Boredom isn’t enough to motivate me to redecorate my walls or my website
“Why are you changing your design?” some of my children asked, as I was making preparations for the Big Day. I could have said, for the same reason many people re-paint their walls or buy a new dress: tired of the same old thing. But frankly, that doesn’t motivate me to redecorate my home or update my wardrobe. For me, increasing efficiency and usability was a far tastier “carrot” to compensate for the “stick” of a website overhaul.
My old design (or theme, as it’s called in WordPress circles) looked great, but wasn’t created with the most efficient code even at the time, and being old, couldn’t take advantage of the latest features of the WordPress software. Even worse, with certain operating systems running certain browsers (most notably Windows 2000 running IE), a lot of the type in the old design was so tiny it was illegible. Not good.
So late last fall I went theme shopping. I thought I wanted a three-column theme, so I could fill up a column on each side with tidbits of information (my beloved garden quotes), obligatory chiclets, and yes, a modest amount of advertising. (Aesthetically regrettable, but it does cover my expenses.) In my research I learned that some themes are more easily searched and catalogued by search engines because of the way they’re coded, and I saw a lot of gee-whiz commenting and archiving functions–which didn’t always work.
In the end I found myself most attracted to a two-column theme called Cutline. It was very easy to read and I liked the way photos and pull-quotes were styled. It had a very magazine-y look to it, which I thought was appropriate, since so many of my posts approach article length anyway. But how was a pack rat like me going to cope with a minimalist theme like Cutline?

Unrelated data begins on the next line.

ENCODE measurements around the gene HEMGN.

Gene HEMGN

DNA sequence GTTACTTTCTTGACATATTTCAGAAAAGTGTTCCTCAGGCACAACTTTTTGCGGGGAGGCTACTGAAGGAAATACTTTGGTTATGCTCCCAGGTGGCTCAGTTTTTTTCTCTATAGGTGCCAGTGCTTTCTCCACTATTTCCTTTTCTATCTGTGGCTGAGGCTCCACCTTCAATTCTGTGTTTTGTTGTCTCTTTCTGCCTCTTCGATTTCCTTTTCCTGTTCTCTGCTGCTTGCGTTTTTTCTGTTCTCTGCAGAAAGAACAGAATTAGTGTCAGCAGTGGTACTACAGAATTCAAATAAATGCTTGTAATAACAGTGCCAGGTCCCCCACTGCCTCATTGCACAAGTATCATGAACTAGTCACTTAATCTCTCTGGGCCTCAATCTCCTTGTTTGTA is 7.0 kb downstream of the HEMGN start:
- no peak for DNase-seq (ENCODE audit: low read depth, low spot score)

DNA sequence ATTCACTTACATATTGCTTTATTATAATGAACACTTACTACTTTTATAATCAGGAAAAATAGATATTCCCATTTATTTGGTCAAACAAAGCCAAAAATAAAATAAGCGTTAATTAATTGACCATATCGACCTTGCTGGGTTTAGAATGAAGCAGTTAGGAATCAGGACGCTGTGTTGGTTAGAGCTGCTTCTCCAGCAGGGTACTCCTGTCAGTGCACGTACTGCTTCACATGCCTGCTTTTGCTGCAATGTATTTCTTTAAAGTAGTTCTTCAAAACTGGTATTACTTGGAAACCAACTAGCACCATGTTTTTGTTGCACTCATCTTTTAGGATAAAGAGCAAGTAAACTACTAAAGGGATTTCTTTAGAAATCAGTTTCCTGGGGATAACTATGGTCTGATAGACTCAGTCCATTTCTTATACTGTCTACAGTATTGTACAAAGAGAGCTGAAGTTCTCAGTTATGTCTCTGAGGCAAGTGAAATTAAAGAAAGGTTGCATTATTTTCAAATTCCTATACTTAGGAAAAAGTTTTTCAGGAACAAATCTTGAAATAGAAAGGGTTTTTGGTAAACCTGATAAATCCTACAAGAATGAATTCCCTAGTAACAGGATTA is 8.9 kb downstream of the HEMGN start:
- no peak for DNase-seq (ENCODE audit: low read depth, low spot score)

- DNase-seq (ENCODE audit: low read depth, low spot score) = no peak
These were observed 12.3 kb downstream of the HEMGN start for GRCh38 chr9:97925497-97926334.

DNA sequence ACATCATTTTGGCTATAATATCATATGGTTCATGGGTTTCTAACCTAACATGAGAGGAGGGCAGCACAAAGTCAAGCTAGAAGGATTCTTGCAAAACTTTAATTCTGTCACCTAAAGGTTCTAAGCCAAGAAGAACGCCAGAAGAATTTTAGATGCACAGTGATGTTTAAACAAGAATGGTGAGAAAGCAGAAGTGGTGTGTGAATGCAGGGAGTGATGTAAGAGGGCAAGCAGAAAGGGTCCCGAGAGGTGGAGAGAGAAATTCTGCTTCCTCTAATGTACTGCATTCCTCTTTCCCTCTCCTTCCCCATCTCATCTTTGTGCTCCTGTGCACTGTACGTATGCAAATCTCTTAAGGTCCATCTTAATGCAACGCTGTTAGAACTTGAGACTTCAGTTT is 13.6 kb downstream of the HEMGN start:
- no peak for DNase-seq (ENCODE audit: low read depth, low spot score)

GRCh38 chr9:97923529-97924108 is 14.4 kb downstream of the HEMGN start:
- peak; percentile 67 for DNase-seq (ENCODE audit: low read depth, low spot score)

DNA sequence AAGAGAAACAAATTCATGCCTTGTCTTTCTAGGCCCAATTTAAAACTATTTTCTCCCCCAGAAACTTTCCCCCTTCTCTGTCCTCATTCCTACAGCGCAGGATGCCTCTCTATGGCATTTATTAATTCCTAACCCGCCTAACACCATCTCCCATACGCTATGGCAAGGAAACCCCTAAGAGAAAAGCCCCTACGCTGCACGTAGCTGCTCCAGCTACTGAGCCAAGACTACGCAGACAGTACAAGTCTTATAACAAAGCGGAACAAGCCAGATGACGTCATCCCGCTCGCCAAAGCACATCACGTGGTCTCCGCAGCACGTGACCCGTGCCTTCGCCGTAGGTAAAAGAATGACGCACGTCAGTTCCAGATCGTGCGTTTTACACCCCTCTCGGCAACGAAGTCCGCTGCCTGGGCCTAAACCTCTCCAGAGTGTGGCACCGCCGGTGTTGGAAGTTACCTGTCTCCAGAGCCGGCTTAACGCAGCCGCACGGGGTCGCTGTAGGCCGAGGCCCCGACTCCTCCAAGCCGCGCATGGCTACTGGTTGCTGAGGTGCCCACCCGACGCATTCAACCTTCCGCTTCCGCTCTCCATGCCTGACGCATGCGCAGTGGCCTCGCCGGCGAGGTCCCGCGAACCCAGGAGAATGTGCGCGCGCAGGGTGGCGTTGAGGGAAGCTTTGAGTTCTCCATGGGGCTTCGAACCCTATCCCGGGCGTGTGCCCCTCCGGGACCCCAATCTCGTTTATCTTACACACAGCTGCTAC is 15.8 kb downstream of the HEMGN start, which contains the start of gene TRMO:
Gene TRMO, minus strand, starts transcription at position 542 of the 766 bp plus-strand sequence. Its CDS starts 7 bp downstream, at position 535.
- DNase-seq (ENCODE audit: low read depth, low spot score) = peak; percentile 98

As with any marriage of opposites, we both had to adapt.
I ditched some of my blog bling altogether. I tried to limit the sidebar to modules that would help people find information on the site or return for another visit. And I stuffed the rest of my clutter in the virtual closet. Did you find it, down in the footer? But Cutline had to do some changing, too. For one thing, I’m not the only one writing here, and sometimes people have missed that fact. I’ve had a contributors page for a long time, but no one ever visits it. So I changed Cutline so that when you are reading an individual post (click on any title on the front page), you will see information on the author of that post in the sidebar.
I also thought that sometimes my posts are so long that people might better print them out and read them while eating their breakfast cereal, or while waiting for an appointment. So I worked out a stylesheet that goes into effect for printing only. It’s not perfect, but at least you lose the sidebar and footer. In the File menu on your browser, choose Print Preview to see how it looks. (It’s a good way to read the essays, too.)
Date-based archives and category-based archives are now collected on their own Archives page, accessed from either the side or the top. In addition, down at the bottom there’s a third way to find what you want, through what are often called “tags,” but which I prefer to call keywords. This particular way of searching will be a lot more useful once more of the posts have keywords assigned to them. I was hoping to let my readers help assign keywords to the backlog by providing an inline tagger, but it doesn’t seem to working–at least not for me.
The part you all noticed first–the colors and and the photos–I changed last. I wasn’t sure I wanted to change the colors until I realized that Rick Anderson of Whispering Crane Institute had just changed his theme to Cutline, too. Granted, the man has good taste, but I didn’t want my site to look just like his, and I didn’t want to switch themes yet again, not after having invested so much time working on Cutline. Anyway, I always did like the color palette of my former theme; it has a botanical feel to it that goes well with my gardening focus. So I applied the colors of my old theme to my new theme, connecting the past to the future. Sort of like moving into a new house and painting it the colors of the old house, just so you feel more at home. See? I really just do not get home decorating.